Budget 2019 India: If anyone was hoping to see incentives for the IT sector, the message is clear. Let’s get the GDP back on track first and put a smile on the face of Bharat!
Union Budget 2019: A slowing economy and huge expectations that the unprecedented mandate given to the Modi 2.0 government could only have meant one thing for Budget 2019 —reward the common man in rural and small-town India with enough boosters for agriculture, food and primary healthcare. And sure enough, the focus on these areas and also tax rationalisation have been the key features of the first Budget by Nirmala Sitharaman. If any optimist in the IT cities was hoping to see incentives for the sector and a new impetus to Startup India, Digital India and Make-in-India, the message is clear. Your time will come but let’s get the GDP back on track first and put a smile on the face of Bharat!
In any case, not all economic activities wait for Budget incentives and there is enough to suggest that there will be full support for industries that can give the much-needed boost to livelihoods in all our cities. Manufacturing, particularly in erstwhile boom sectors such as automotive and auto component manufacturing has been seeing a marked deceleration in recent months and will need that much-needed boost with gradual moves to electric and autonomous that will bring in innovation as well as create new jobs.
The focus on SMEs in the Economic Survey as well as the Budget augurs well for job creation as well as an easing of labour and land policies in the future. Rightly, the larger focus has been on the rural economy and hence the services sector has been largely left to continue on its own growth path. There is reason to cheer for high-end IT solution enablers with Skills India including AI and IoT in its ambit. Entities such as the Centre for AI in Chennai and Pune and SP Robotic Works with its fast expanding network of Robotics and AI training for children can get a new impetus to their growth and communication plans.
Coming to Indian startups, the rhetoric five years ago was tremendous but the results of the first wave of Startup India have fallen short of expectations. It would be heartening if we can “do an Israel” and get a few 1000 new companies to start with adequate funding, scale to a crore-rupee of revenue in two years and aspire to be million-dollar profitable companies in 2022.
What will help in this Budget is the liberation of startups from excessive tax supervision and the benefits give to them through exemption from scrutiny of fair value, which should help in accelerating angel funding. With new opportunities opening up with 5G and Edge Computing, there is reason to believe that Indian entrepreneurs will get it right this time. The impediments are being removed and scaling of at least a 100 firms to unicorn status is not only possible but essential for the industry to progress.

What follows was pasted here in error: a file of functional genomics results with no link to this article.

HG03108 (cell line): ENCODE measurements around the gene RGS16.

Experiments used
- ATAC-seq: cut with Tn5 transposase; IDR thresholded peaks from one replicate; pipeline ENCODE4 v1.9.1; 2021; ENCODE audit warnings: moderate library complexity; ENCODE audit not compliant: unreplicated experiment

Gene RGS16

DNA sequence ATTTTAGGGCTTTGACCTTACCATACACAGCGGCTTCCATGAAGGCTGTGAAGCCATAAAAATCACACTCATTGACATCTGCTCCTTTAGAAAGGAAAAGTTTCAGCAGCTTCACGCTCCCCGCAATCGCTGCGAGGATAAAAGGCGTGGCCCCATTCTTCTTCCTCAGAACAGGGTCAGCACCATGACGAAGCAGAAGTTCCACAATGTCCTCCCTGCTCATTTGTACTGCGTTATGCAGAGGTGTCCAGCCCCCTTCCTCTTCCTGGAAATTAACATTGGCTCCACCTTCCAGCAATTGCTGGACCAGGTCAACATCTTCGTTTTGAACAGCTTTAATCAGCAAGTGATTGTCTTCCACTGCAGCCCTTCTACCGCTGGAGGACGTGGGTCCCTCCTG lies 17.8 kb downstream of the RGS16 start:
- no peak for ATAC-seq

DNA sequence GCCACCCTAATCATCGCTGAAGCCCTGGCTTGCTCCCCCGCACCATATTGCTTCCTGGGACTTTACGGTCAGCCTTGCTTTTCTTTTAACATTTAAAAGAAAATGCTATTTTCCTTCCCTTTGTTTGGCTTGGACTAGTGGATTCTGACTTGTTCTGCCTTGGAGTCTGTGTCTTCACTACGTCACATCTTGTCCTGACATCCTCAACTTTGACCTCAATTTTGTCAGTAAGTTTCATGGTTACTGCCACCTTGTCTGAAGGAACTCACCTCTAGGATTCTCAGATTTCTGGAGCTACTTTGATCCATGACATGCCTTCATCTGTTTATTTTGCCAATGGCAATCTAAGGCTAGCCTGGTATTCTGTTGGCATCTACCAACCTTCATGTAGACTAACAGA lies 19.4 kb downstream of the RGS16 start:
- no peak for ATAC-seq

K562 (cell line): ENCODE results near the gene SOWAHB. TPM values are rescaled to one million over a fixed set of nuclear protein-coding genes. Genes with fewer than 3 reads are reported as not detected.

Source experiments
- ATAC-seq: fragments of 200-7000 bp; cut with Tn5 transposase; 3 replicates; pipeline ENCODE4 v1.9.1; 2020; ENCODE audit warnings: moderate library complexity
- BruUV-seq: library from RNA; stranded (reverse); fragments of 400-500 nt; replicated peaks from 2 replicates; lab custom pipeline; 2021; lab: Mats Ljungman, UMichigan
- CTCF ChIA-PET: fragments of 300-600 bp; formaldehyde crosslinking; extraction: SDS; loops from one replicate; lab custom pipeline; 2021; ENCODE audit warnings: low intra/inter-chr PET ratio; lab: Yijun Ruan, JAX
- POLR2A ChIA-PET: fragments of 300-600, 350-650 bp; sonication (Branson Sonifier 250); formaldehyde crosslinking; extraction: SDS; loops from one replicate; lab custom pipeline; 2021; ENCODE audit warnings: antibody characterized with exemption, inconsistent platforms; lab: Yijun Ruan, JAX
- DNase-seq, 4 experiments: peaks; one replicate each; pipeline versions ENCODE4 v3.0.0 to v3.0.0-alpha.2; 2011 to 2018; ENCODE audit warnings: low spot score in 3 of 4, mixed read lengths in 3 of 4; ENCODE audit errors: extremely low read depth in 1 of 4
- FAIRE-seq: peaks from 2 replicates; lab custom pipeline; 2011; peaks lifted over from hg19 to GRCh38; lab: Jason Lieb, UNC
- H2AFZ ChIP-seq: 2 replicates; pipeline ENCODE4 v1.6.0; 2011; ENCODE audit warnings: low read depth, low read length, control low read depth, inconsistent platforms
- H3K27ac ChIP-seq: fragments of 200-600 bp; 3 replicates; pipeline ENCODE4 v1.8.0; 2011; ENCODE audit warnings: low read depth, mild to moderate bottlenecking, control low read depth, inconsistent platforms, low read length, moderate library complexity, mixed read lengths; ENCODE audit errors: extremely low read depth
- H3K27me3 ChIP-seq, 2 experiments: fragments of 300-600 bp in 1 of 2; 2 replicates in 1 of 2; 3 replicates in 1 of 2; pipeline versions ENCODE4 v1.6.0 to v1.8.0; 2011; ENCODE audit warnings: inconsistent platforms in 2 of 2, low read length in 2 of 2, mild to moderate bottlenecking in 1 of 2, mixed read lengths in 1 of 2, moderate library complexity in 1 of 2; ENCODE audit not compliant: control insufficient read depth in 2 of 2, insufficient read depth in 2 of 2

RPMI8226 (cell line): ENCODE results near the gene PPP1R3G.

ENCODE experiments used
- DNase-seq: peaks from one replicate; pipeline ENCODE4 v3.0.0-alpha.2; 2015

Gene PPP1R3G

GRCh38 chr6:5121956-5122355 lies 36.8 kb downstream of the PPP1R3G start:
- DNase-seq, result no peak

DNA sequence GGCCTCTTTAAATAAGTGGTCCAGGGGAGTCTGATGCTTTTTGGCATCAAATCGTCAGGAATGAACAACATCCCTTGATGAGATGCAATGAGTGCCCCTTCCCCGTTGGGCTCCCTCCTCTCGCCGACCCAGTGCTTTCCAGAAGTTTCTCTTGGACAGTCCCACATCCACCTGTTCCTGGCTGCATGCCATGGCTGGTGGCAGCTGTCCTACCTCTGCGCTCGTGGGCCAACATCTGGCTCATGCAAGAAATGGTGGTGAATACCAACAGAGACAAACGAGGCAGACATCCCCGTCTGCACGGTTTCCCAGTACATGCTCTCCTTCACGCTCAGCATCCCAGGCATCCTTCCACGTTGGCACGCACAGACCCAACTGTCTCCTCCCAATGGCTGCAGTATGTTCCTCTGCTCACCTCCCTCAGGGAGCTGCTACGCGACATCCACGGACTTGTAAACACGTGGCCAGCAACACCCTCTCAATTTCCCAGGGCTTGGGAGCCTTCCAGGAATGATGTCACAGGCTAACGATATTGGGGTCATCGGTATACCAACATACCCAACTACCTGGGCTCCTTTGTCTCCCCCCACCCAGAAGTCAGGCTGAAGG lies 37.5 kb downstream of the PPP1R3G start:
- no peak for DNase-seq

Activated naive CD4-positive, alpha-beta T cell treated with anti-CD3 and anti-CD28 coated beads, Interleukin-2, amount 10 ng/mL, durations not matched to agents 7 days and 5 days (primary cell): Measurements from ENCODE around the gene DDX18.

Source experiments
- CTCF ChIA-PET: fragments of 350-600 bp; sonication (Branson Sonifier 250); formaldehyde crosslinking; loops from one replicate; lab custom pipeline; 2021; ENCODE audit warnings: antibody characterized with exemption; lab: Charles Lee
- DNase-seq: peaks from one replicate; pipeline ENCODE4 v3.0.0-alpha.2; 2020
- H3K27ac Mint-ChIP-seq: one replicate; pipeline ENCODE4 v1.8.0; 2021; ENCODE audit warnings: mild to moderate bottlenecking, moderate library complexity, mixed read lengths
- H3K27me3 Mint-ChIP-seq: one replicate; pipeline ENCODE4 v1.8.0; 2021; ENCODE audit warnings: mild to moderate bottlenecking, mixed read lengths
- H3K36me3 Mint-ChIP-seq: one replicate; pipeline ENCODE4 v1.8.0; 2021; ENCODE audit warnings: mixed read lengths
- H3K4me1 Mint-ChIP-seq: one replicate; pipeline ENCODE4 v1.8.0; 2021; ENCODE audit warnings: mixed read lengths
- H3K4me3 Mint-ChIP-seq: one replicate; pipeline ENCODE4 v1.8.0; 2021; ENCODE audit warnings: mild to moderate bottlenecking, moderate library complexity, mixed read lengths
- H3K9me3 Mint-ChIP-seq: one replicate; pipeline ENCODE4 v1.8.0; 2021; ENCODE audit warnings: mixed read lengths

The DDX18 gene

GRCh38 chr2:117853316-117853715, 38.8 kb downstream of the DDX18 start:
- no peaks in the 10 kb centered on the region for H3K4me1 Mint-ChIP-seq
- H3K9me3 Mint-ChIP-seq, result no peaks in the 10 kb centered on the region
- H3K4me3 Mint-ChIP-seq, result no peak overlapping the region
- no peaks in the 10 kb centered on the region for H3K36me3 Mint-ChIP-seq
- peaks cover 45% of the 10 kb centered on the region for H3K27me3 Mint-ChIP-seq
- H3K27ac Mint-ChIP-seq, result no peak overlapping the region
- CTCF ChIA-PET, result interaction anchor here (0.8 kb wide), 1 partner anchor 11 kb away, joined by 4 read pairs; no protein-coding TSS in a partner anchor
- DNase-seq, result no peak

The move towards a truly “Digital India” celebrated its fourth anniversary at the beginning of July and the promise of the digital economy contributing a trillion dollars out of the five trillion economy mission that we have set for 2024 is an ambitious but highly desirable goal for all of us. In the next five years, policy and budgetary focus has to be on taking digitalisation to every corner of the country, transforming education, healthcare, manufacturing, services and country-wide data management, all within an environment of robust cybersecurity.
As a country, our vision has to be awe inspiring and the goals we set for ourselves worthy of the brilliant minds and entrepreneurship hunger that is available in abundance in the country. The country should invest deeply in a research and academic environment that creates more institutions of the calibre of a Cambridge or Stanford or some of the older IITs.
In addition, Centres of Excellence focused on cutting-edge technologies, design thinking and cyber-physical interfaces including IoT should be funded and encouraged in all institutions of higher learning and the government should not shy away from investing public money in high-quality private institutions, either through direct project and programme funding or through grants given to researchers to commercialise their ideas for the benefit of India. It will need a larger concerted effort to build an ecosystem that will deliver a steady stream of entrepreneurs and job creators in all sectors for the future!
(The author is chairman, 5F World & Social Venture Partners India)